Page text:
SHARED WISDOM; for Decades, Asian Universities Have Followed Western Practices. Now It's Time for Them to Take the Lead

By Mahbubani, Kishore | Newsweek International, August 21, 2006 | Go to article overview
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SHARED WISDOM; for Decades, Asian Universities Have Followed Western Practices. Now It's Time for Them to Take the Lead


Mahbubani, Kishore, Newsweek International


Byline: Kishore Mahbubani (Mahbubani is dean of the Lee Kuan Yew School of Public Policy (NUS) and author of "Can Asians Think?")

A revolution is coming in the field of global education. Up to now, all leading universities have relied primarily on the deep Western pool of wisdom to provide both the method and content of their educational systems. This made sense. Western education created the most successful societies humankind has ever seen. Asian nations, beginning with Japan, quickly realized that to modernize successfully they had to absorb the best of Western education. During the Meiji Restoration, young Japanese traveled around the West to study and bring home what they learned.

Asia benefited from Western education even under colonial rule. When the imperialist Lord Macaulay was put in charge of education in British India, he called for English to be the language of instruction, remarking that the historical information found in all the books written in Sanskrit was less valuable than even "the most paltry abridgements used at preparatory schools in England." He promised that Indians' minds would begin to open when they read those English texts. "Come what may," he famously added, "self-knowledge will lead to self-rule, and that would be the proudest day in British history." The magic that Macaulay predicted did indeed happen: Western schooling opened Indian minds. The new, confident India of today owes its success at least in part to the influence of Western literature and learning.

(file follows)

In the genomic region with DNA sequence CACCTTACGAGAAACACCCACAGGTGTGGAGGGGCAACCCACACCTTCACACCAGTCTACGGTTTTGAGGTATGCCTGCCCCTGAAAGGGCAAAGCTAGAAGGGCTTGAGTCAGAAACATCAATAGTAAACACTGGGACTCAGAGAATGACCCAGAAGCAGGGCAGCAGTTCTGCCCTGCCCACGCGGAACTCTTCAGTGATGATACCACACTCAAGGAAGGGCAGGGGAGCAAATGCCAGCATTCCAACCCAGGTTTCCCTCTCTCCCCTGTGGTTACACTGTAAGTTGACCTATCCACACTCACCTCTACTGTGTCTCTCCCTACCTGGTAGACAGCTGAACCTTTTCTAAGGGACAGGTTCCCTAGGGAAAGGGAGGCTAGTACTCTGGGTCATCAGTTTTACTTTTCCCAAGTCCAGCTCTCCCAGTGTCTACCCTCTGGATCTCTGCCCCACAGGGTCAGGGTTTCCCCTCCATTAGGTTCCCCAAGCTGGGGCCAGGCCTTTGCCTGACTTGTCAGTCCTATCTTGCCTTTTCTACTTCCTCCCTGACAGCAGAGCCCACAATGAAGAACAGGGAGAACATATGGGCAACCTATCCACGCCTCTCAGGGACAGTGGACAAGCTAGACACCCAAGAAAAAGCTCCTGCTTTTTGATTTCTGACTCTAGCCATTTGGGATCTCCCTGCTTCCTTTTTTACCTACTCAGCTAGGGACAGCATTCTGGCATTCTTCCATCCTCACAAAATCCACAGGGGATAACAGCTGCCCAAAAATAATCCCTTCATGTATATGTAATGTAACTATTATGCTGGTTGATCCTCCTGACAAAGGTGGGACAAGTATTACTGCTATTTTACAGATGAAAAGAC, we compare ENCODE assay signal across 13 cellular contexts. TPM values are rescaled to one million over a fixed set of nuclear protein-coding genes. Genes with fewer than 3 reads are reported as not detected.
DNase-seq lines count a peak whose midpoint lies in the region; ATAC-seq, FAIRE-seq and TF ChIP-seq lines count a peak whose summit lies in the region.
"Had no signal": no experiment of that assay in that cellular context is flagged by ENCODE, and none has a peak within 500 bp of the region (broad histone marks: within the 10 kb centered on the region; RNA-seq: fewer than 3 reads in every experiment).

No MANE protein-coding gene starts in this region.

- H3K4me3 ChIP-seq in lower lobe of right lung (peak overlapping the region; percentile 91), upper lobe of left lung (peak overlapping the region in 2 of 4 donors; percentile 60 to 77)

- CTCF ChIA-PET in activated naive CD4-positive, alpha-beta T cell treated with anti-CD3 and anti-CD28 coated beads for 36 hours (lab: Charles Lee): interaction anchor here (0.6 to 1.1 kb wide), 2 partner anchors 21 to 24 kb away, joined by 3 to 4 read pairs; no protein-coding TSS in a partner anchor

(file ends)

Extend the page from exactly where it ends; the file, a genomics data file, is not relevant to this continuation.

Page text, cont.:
Now a second Asian cultural awakening is upon us, completely upending Macaulay's dismissal of local works. There is a growing realization that the world can learn a lot from, say, Chinese and Indian civilizations, in everything from poetry and philosophy to traditional medicine and strategic thinking. Paradoxically, leading Western institutions are ahead of their Asian counterparts in grasping this. Yale University, for example, has signed student-exchange agreements with several leading Asian universities, including Peking University and the National University of Singapore (NUS); similarly, the French business school INSEAD has set up a campus in the region. Cooperation between Asian and American universities in scientific research is also growing (for example, in SARS, avian flu and genomes).

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